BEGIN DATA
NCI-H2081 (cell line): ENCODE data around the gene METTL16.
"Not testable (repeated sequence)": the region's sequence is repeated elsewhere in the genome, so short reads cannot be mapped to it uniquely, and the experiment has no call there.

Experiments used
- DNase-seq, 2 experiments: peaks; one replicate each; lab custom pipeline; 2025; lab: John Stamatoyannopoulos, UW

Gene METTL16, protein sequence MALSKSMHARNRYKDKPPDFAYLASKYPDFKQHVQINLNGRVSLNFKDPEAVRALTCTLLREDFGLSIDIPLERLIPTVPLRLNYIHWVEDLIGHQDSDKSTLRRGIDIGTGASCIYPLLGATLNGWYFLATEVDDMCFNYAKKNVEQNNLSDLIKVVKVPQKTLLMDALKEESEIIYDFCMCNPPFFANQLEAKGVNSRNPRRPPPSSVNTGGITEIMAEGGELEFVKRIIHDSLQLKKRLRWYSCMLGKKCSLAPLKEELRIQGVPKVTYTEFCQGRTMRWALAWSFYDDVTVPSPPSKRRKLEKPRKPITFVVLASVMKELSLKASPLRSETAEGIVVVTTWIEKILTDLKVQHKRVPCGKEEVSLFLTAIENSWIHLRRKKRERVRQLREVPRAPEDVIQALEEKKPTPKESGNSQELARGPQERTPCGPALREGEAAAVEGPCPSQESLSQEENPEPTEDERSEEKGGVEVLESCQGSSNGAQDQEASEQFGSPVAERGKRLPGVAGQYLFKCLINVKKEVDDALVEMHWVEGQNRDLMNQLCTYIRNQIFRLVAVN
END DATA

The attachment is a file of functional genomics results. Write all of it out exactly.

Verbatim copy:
NCI-H2081 (cell line): ENCODE data around the gene METTL16.
"Not testable (repeated sequence)": the region's sequence is repeated elsewhere in the genome, so short reads cannot be mapped to it uniquely, and the experiment has no call there.

Experiments used
- DNase-seq, 2 experiments: peaks; one replicate each; lab custom pipeline; 2025; lab: John Stamatoyannopoulos, UW

Gene METTL16, protein sequence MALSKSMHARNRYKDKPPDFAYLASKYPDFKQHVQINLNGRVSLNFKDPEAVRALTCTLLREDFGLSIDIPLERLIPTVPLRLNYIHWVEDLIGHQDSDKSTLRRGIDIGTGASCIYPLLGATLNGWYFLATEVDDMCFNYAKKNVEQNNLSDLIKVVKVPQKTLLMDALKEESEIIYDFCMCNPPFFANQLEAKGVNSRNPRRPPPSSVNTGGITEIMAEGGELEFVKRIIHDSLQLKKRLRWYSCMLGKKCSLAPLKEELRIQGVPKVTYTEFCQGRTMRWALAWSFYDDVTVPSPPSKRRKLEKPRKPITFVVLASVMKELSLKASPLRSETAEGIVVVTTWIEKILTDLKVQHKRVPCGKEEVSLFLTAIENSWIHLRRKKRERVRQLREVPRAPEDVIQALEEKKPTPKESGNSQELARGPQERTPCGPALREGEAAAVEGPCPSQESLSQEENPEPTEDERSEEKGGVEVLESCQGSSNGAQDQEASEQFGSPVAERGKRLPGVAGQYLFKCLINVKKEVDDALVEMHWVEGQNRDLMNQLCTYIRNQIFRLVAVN